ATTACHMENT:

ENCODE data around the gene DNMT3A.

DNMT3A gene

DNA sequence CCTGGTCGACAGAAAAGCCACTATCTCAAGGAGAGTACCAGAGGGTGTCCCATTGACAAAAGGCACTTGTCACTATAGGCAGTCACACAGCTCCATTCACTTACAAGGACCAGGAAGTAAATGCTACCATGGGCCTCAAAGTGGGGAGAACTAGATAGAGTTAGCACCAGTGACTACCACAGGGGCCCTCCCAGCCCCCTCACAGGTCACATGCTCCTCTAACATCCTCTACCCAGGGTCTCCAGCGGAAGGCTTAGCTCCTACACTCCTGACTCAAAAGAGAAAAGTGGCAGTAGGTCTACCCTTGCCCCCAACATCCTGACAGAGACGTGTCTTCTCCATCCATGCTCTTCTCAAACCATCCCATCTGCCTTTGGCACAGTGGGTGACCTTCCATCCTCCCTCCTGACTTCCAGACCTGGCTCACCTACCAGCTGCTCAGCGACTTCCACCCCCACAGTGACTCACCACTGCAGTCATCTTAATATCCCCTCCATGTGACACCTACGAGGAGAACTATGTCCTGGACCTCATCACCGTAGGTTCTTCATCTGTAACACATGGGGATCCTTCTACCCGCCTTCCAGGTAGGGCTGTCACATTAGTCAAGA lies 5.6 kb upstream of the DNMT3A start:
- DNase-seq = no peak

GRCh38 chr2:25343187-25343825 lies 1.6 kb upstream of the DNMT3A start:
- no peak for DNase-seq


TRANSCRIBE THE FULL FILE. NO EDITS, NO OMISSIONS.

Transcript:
ENCODE data around the gene DNMT3A.

DNMT3A gene

DNA sequence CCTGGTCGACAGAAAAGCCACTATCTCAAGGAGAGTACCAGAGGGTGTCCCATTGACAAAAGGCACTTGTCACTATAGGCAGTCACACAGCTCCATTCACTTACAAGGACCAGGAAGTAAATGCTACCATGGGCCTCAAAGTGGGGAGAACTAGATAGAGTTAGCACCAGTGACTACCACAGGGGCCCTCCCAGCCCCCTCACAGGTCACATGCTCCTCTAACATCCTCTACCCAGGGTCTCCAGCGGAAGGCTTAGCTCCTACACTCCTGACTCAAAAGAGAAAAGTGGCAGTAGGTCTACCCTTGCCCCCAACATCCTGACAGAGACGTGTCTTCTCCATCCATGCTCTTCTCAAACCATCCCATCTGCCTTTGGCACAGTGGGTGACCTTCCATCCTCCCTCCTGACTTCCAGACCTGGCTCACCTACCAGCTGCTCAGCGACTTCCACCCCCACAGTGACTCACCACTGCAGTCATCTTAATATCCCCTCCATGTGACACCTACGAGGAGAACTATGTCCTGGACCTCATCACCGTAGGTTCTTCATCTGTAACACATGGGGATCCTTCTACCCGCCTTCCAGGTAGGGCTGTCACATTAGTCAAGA lies 5.6 kb upstream of the DNMT3A start:
- DNase-seq = no peak

GRCh38 chr2:25343187-25343825 lies 1.6 kb upstream of the DNMT3A start:
- no peak for DNase-seq